Study makes case for including mental health training in apprentice rule updates


A recently published study argues that mental health training should be included in construction apprenticeship training. The peer-reviewed study by a St. Louis-based pioneer in interventions impacting mental health, substance abuse, and suicide in the industry comes just as the federal government prepares to review and update apprenticeship standards.

The study report, “Making a Case for Requiring Mental Health Training in the Construction Industry: A Pilot Study,” was authored by Dr. John Gaal, director for the Missouri AFL-CIO’s Missouri Works Initiative’s Worker Wellness Program. It was published in the Winter 2023 issue of the International Journal of Vocational Education and Training.

On Dec. 14 the Department of Labor (DOL) issued a notice of proposed rulemaking to revise the regulations for registered apprenticeship by enhancing worker protections and equity, improving the quality of registered apprenticeship programs, revising the state governance provisions, and more clearly establishing critical pipelines to registered apprenticeship programs, such as registered career and technical education (CTE) apprenticeships.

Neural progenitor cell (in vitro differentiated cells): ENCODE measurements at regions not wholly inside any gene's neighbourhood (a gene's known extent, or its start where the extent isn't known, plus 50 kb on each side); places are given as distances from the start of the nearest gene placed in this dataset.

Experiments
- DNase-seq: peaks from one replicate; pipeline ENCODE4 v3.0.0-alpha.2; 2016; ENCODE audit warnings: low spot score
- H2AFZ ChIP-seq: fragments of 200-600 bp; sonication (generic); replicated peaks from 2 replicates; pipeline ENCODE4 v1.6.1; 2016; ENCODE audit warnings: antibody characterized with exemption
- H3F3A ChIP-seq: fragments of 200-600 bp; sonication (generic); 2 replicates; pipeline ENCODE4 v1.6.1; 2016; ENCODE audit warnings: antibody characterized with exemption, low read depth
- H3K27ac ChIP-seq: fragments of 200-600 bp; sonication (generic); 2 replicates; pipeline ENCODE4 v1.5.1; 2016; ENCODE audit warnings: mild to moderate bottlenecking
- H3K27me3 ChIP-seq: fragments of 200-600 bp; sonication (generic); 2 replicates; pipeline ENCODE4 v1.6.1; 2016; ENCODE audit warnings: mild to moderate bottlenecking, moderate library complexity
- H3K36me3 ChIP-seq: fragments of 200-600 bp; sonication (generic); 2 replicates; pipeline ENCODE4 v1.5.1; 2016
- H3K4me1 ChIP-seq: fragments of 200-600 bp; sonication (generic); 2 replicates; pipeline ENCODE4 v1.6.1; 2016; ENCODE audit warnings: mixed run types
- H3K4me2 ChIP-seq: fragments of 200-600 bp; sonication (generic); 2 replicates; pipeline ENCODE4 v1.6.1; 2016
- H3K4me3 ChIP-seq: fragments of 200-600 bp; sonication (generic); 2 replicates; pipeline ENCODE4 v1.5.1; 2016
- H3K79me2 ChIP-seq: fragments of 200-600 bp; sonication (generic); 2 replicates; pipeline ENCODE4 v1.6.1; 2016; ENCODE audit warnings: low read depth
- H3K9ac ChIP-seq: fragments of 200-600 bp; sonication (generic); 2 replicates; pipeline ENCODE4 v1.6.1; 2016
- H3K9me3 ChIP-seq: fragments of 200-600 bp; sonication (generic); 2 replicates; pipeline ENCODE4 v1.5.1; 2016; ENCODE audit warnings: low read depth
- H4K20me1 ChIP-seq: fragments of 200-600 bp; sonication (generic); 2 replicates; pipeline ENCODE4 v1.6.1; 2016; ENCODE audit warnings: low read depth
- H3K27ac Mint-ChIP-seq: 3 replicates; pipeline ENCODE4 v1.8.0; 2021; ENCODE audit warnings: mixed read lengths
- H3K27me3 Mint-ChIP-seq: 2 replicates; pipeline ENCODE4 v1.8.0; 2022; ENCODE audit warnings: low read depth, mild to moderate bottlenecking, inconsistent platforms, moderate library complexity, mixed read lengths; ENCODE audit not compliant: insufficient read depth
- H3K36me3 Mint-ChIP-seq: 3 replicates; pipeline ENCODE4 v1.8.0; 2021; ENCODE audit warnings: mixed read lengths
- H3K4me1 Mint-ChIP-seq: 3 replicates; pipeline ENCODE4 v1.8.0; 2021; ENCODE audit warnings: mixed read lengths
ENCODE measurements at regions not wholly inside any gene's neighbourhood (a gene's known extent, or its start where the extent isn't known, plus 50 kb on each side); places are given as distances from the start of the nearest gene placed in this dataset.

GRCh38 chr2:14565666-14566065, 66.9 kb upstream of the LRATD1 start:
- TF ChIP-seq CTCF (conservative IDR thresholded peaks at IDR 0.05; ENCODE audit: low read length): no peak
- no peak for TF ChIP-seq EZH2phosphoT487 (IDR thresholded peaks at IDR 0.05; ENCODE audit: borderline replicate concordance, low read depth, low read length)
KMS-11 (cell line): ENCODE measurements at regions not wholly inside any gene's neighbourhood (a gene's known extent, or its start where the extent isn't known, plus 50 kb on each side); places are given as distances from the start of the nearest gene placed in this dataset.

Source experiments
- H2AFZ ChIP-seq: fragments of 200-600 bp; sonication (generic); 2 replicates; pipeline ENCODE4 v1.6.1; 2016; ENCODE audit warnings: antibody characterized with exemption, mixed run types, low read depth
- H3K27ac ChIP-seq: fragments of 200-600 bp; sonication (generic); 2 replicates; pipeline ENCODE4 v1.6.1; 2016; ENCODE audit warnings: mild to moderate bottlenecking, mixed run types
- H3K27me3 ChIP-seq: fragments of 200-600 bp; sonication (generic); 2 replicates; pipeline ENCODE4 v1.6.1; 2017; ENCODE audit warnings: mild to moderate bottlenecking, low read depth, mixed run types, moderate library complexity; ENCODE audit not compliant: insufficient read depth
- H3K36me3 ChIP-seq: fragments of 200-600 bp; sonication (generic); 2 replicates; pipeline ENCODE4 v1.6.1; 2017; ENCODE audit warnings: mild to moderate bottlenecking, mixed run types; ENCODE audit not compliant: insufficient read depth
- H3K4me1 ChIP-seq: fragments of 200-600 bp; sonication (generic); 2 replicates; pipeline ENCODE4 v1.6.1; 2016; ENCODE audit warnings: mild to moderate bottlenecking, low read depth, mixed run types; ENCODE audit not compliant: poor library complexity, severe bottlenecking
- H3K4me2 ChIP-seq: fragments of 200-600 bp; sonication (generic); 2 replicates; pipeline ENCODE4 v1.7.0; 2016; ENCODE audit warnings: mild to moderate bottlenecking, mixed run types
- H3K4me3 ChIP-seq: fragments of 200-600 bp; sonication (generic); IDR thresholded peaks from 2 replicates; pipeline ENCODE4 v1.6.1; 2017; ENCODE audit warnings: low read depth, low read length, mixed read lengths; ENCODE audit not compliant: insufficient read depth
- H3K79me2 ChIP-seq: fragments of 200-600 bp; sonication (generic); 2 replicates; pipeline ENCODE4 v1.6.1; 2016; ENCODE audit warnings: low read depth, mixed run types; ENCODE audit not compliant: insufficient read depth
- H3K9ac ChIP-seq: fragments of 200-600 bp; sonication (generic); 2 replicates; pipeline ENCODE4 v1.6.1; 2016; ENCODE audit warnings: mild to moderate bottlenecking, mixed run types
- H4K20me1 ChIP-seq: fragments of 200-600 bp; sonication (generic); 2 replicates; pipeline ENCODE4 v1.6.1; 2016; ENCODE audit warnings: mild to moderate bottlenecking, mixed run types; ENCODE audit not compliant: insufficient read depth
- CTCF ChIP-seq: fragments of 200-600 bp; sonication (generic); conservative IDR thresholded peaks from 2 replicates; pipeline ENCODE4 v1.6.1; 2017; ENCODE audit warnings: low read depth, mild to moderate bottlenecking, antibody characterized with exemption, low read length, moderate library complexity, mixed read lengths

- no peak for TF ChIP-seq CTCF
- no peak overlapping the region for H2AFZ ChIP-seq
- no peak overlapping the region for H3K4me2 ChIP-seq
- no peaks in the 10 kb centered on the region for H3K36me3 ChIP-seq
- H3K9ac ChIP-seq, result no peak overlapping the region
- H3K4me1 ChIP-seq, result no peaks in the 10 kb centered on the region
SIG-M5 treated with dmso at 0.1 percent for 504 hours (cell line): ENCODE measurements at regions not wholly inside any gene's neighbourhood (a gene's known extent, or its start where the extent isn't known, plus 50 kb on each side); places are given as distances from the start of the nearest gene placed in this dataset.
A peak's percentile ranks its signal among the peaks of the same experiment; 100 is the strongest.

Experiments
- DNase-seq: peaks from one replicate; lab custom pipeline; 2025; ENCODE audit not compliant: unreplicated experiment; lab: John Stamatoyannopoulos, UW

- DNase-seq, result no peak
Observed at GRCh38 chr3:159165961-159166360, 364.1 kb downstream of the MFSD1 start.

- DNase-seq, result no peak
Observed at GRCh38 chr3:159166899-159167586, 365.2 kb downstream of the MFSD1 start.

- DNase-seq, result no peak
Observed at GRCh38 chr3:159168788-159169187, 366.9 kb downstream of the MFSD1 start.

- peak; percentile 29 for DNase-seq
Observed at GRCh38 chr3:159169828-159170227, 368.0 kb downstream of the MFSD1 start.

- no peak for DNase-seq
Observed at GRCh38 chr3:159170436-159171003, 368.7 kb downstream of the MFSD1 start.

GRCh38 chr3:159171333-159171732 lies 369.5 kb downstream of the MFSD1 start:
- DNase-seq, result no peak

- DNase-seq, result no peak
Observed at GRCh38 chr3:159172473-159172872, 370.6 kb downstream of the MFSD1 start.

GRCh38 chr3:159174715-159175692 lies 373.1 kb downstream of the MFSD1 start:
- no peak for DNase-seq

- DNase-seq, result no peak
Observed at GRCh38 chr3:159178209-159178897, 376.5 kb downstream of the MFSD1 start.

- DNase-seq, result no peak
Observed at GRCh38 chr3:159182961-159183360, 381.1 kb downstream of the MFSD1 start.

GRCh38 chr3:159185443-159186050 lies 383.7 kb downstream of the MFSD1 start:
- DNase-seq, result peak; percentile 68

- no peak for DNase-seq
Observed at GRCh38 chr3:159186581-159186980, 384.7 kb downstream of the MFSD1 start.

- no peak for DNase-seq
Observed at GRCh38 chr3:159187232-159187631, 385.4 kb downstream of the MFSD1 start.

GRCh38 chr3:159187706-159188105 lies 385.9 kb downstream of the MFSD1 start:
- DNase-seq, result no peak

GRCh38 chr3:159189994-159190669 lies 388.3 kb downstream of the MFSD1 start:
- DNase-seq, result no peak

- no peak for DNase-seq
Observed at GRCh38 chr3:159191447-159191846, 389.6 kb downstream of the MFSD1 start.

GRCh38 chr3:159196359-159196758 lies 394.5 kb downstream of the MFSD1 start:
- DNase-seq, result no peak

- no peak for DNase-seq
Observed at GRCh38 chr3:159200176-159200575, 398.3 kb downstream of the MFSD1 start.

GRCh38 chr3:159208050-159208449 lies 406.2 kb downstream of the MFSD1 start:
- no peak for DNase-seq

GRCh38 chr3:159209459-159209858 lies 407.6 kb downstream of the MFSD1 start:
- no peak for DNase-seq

The proposed rule would improve the capacity of the National Apprenticeship System to respond to evolving employer needs, provide workers equitable pathways to good jobs, and increase the system’s long-term resilience. The notice allows for comment within a 60-day window following its publication in the Federal Register.

The study noted a presentation made by Gaal at a North America’s Building Trade Unions mental health conference in August 2022. At that conference, Gaal proposed incorporating training on mental health issues into pre-apprenticeship and safety training programs.

Gaal’s research study tracked knowledge and attitudes regarding mental health of participants in inclusive four pre-apprenticeship programs in St. Louis and Springfield, Mo. and a control group of human resource and safety professionals attending a conference.

The pilot study was based on the polling results from a 60- to 90-minute presentation titled “Mental Health in the Construction Industry: Stop the Stigma – Break the Silence.” Five polling questions were asked of the participants throughout this presentation. Participants were quizzed using Slido throughout the presentation with a discussion of the correct answers. Participants were then tested after the completion of the presentation.

“With issues of mental health in today’s workforce escalating in importance, the results of this pilot study should serve as an impetus for designing, developing, and implementing a standardized, required training session on this topic for inclusion in programs such as MC3 and OSHA-10 or OSHA-30,” Gaal wrote.


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